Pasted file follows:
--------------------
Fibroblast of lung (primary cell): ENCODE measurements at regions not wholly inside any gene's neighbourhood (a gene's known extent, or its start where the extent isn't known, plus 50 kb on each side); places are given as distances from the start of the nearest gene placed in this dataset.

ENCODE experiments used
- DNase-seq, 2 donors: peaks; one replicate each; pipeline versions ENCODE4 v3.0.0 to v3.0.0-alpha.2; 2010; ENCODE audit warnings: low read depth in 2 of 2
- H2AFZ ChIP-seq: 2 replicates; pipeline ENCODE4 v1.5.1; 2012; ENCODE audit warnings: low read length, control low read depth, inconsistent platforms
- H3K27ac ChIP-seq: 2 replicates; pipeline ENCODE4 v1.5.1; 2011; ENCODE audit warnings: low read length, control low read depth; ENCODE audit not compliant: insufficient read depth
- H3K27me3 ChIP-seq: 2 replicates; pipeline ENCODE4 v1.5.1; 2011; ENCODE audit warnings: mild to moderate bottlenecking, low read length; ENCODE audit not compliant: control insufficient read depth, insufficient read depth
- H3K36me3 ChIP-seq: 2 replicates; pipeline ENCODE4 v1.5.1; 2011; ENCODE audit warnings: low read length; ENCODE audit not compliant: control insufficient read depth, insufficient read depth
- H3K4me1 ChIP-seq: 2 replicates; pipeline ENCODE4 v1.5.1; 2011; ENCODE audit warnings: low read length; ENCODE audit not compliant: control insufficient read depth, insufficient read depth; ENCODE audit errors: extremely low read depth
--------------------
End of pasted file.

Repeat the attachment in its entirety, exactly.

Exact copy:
Fibroblast of lung (primary cell): ENCODE measurements at regions not wholly inside any gene's neighbourhood (a gene's known extent, or its start where the extent isn't known, plus 50 kb on each side); places are given as distances from the start of the nearest gene placed in this dataset.

ENCODE experiments used
- DNase-seq, 2 donors: peaks; one replicate each; pipeline versions ENCODE4 v3.0.0 to v3.0.0-alpha.2; 2010; ENCODE audit warnings: low read depth in 2 of 2
- H2AFZ ChIP-seq: 2 replicates; pipeline ENCODE4 v1.5.1; 2012; ENCODE audit warnings: low read length, control low read depth, inconsistent platforms
- H3K27ac ChIP-seq: 2 replicates; pipeline ENCODE4 v1.5.1; 2011; ENCODE audit warnings: low read length, control low read depth; ENCODE audit not compliant: insufficient read depth
- H3K27me3 ChIP-seq: 2 replicates; pipeline ENCODE4 v1.5.1; 2011; ENCODE audit warnings: mild to moderate bottlenecking, low read length; ENCODE audit not compliant: control insufficient read depth, insufficient read depth
- H3K36me3 ChIP-seq: 2 replicates; pipeline ENCODE4 v1.5.1; 2011; ENCODE audit warnings: low read length; ENCODE audit not compliant: control insufficient read depth, insufficient read depth
- H3K4me1 ChIP-seq: 2 replicates; pipeline ENCODE4 v1.5.1; 2011; ENCODE audit warnings: low read length; ENCODE audit not compliant: control insufficient read depth, insufficient read depth; ENCODE audit errors: extremely low read depth